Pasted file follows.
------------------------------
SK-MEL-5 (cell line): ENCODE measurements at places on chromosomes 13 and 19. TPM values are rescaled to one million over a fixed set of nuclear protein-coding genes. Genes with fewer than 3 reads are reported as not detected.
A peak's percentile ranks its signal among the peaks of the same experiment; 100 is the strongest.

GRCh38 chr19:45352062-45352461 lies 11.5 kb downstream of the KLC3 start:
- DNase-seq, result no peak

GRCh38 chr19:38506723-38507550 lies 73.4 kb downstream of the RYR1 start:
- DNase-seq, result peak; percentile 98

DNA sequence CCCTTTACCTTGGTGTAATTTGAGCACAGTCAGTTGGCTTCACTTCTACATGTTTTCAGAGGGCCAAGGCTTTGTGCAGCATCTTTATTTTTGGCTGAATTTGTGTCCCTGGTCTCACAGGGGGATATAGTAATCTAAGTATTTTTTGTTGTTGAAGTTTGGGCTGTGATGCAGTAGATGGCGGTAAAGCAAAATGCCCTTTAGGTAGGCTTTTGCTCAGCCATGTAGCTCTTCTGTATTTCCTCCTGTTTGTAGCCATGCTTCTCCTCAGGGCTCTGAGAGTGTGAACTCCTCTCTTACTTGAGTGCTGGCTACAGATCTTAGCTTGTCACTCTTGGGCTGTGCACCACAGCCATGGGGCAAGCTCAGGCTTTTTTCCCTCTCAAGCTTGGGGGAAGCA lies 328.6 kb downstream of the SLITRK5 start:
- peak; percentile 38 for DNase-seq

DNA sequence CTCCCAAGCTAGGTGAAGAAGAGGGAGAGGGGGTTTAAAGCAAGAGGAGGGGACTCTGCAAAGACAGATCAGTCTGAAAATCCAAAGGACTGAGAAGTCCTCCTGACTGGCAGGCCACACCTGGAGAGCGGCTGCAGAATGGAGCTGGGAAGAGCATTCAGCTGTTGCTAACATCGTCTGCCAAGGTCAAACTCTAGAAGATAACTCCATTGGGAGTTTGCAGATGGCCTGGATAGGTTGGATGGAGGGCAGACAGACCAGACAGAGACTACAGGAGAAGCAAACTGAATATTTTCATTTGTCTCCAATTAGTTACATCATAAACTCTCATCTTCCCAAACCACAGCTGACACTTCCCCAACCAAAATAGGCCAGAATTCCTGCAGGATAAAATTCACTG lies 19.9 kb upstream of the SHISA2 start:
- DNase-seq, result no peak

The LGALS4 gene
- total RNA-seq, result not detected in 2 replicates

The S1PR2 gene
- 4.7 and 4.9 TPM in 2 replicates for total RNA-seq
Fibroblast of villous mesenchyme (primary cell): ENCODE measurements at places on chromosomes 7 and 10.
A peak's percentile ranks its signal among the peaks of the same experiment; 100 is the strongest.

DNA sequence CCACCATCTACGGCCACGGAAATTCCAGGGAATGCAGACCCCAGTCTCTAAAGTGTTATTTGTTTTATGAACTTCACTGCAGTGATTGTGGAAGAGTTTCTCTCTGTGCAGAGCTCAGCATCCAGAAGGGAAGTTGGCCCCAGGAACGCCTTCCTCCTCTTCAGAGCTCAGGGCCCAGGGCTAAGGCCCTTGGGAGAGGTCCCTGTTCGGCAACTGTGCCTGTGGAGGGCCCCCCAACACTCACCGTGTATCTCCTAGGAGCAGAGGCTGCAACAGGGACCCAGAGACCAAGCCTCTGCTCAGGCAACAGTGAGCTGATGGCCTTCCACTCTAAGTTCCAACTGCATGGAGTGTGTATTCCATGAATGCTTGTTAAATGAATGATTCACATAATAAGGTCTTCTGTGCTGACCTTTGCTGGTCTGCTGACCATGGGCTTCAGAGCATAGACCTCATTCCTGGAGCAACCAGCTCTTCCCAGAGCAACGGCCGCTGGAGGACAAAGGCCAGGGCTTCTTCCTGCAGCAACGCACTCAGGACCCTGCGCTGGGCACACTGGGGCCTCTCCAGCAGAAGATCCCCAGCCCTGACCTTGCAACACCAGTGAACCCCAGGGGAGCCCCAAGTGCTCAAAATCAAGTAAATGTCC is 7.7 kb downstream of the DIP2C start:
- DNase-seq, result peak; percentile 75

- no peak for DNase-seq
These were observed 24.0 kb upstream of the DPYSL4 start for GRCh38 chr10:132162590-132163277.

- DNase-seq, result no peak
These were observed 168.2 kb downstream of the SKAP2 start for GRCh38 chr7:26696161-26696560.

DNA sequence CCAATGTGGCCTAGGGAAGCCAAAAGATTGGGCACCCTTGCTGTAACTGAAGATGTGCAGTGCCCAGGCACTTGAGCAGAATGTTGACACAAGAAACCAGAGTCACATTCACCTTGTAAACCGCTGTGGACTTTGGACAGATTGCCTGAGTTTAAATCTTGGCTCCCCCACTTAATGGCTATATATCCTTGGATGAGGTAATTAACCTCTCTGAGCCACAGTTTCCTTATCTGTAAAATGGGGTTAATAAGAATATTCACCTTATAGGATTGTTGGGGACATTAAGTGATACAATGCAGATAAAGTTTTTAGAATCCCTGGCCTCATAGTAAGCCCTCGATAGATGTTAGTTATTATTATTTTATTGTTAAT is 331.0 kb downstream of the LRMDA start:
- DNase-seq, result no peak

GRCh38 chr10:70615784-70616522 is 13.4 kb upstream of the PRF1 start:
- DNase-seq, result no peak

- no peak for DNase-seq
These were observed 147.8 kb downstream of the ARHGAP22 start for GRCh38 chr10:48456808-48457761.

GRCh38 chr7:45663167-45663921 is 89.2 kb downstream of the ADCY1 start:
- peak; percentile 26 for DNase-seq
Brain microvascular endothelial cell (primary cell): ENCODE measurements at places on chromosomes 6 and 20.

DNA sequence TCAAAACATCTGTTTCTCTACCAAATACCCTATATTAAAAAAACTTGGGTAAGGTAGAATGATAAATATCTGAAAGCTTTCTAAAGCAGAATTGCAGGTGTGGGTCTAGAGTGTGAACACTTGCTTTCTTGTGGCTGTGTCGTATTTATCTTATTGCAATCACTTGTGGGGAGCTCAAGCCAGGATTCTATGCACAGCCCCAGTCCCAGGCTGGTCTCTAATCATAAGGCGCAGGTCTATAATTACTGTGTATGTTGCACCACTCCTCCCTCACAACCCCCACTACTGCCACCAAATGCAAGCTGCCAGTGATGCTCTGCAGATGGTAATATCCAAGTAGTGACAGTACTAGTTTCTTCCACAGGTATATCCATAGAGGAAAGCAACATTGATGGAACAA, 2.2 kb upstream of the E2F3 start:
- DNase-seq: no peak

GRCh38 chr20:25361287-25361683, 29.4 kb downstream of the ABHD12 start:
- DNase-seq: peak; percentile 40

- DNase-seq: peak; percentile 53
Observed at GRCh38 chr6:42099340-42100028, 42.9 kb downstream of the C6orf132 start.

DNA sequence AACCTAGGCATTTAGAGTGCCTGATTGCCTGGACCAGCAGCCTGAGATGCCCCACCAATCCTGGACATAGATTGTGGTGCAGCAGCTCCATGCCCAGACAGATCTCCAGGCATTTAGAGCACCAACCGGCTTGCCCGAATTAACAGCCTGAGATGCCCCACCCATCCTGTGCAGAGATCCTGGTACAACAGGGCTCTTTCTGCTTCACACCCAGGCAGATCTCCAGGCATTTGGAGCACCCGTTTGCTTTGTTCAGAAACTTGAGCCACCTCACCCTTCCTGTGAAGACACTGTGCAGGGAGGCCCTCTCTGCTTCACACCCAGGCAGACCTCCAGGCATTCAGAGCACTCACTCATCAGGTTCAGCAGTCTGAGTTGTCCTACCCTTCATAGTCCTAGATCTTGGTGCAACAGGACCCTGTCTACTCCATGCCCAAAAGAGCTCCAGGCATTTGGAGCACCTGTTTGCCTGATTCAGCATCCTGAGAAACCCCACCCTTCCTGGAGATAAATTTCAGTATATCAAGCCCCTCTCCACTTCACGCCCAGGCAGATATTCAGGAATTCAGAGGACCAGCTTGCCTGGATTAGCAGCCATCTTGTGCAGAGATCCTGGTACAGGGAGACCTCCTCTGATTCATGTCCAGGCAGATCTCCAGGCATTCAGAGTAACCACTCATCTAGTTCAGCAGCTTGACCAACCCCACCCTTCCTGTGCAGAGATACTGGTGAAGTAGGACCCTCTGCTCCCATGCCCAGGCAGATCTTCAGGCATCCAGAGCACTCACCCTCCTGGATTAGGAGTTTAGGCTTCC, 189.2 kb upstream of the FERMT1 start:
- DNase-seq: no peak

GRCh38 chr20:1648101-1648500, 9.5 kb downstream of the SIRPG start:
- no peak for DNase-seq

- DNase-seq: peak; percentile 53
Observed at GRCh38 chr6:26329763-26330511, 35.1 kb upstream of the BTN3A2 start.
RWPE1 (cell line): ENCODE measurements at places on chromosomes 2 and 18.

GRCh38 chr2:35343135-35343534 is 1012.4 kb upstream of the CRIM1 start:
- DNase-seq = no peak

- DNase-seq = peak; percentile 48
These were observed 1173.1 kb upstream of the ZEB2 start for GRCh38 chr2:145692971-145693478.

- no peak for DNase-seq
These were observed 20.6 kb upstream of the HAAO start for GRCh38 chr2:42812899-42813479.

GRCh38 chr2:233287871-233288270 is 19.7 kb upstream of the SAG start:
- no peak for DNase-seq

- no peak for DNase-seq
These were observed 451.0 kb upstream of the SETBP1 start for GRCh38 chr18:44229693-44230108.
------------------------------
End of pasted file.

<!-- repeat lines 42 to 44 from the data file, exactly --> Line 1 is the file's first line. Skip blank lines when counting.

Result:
- DNase-seq: peak; percentile 53
Observed at GRCh38 chr6:26329763-26330511, 35.1 kb upstream of the BTN3A2 start.
RWPE1 (cell line): ENCODE measurements at places on chromosomes 2 and 18.